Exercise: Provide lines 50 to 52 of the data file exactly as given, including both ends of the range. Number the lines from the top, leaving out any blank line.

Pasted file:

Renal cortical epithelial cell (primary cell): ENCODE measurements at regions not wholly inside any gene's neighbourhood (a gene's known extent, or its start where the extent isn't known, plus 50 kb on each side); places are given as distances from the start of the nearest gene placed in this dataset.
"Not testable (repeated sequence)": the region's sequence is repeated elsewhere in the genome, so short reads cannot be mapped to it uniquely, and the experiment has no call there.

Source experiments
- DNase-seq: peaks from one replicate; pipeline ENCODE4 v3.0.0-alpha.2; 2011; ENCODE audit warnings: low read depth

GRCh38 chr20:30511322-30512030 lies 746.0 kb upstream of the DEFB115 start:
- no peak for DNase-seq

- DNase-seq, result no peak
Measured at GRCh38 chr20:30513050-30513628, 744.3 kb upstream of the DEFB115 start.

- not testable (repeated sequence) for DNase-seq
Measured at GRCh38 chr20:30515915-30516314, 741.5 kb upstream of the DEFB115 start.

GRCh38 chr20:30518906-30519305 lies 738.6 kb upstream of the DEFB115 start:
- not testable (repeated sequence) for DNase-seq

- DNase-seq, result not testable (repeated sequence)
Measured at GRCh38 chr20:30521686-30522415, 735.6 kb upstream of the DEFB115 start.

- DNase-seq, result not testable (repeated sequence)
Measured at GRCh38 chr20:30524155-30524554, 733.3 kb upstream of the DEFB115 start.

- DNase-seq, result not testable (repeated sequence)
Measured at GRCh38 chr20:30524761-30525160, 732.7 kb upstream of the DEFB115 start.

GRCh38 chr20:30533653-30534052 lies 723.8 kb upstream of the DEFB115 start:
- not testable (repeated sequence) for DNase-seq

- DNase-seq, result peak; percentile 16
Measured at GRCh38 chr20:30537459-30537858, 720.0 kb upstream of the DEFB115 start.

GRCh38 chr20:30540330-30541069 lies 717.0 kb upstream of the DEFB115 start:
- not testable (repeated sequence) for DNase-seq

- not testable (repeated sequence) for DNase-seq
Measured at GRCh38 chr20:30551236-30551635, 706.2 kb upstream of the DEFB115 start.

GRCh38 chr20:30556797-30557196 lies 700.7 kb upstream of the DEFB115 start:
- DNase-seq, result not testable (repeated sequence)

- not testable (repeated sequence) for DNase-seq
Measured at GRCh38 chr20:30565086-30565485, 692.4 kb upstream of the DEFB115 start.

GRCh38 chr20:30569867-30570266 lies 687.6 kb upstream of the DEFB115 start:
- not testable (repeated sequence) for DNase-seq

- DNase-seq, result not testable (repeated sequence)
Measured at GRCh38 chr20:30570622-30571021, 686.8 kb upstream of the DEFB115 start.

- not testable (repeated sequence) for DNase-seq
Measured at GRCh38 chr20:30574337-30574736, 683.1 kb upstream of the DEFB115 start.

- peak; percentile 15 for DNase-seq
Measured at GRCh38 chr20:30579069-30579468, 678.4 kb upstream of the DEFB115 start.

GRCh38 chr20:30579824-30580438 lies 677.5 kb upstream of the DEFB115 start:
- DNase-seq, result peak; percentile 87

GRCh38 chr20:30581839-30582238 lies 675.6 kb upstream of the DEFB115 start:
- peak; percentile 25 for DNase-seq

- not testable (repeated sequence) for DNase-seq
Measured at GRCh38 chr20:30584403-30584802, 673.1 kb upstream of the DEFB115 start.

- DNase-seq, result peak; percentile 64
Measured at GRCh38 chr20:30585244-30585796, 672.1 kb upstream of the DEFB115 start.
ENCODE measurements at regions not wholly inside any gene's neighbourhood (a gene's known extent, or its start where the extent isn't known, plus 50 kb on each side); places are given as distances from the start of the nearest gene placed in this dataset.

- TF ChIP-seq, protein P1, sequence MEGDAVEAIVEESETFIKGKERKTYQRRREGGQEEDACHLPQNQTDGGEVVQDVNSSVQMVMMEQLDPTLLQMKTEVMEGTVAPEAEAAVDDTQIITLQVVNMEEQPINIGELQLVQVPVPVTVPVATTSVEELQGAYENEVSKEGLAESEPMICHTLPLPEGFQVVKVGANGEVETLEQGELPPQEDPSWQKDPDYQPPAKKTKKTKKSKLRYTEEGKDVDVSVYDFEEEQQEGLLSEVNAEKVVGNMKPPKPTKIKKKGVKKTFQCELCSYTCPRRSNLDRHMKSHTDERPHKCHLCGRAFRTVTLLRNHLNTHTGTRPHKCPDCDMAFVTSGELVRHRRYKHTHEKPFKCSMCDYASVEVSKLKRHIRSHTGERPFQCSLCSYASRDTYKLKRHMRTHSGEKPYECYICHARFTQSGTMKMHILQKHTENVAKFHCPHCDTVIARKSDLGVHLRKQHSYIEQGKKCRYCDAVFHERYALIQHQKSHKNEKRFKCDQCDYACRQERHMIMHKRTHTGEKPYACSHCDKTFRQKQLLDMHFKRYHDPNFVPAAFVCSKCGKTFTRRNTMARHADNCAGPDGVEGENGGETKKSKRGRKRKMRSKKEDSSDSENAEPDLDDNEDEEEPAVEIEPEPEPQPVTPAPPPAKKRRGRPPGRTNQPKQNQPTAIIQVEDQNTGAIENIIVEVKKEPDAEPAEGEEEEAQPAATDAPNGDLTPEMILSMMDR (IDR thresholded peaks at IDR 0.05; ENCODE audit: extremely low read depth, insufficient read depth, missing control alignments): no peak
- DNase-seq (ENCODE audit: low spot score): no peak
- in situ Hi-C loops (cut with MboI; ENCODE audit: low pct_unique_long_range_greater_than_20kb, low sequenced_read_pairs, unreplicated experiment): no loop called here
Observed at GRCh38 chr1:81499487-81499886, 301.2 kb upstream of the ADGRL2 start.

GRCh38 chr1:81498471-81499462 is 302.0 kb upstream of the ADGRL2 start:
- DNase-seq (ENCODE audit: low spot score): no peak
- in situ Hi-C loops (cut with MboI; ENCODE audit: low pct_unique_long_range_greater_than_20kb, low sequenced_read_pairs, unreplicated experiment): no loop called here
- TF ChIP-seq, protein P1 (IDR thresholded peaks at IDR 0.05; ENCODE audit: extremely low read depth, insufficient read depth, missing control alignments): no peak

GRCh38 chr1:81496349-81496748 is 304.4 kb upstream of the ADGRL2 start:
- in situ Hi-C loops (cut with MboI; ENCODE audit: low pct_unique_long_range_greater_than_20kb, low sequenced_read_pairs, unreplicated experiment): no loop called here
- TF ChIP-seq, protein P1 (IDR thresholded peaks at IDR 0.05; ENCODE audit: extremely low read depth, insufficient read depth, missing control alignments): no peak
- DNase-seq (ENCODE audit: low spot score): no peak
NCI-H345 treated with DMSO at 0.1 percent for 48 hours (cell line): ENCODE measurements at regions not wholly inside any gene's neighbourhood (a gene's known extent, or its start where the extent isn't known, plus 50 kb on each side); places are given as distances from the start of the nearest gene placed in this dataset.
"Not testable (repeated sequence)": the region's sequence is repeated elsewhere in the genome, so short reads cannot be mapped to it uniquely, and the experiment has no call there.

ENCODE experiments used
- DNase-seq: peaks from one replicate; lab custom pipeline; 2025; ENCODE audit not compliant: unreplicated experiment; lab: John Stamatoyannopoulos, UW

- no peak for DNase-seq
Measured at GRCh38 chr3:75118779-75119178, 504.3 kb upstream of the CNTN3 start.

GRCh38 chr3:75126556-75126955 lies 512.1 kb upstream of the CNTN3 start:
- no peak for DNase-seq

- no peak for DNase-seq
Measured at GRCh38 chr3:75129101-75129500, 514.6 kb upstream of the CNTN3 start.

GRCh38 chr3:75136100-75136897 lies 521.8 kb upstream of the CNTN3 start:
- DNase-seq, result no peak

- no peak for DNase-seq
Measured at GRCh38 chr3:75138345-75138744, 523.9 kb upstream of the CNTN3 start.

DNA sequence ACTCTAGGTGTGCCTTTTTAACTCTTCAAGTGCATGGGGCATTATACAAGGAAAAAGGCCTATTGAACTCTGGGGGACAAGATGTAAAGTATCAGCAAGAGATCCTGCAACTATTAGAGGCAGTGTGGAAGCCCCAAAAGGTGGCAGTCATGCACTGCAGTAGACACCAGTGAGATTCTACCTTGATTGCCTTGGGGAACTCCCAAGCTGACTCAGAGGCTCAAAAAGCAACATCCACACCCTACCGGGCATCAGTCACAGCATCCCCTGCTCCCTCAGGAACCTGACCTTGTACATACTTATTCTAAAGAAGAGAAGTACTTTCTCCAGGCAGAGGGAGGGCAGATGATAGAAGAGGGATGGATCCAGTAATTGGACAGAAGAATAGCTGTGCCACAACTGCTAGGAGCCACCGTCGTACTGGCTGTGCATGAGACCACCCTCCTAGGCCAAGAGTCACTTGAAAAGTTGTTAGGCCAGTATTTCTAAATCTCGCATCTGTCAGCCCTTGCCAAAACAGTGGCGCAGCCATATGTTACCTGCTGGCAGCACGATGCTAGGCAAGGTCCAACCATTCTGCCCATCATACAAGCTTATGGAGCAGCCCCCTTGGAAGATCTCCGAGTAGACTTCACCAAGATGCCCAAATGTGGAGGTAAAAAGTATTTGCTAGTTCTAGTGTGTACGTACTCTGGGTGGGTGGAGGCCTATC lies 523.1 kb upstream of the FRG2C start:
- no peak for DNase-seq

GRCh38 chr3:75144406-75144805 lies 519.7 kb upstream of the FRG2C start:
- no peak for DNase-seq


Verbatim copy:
- in situ Hi-C loops (cut with MboI; ENCODE audit: low pct_unique_long_range_greater_than_20kb, low sequenced_read_pairs, unreplicated experiment): no loop called here
Observed at GRCh38 chr1:81499487-81499886, 301.2 kb upstream of the ADGRL2 start.

GRCh38 chr1:81498471-81499462 is 302.0 kb upstream of the ADGRL2 start: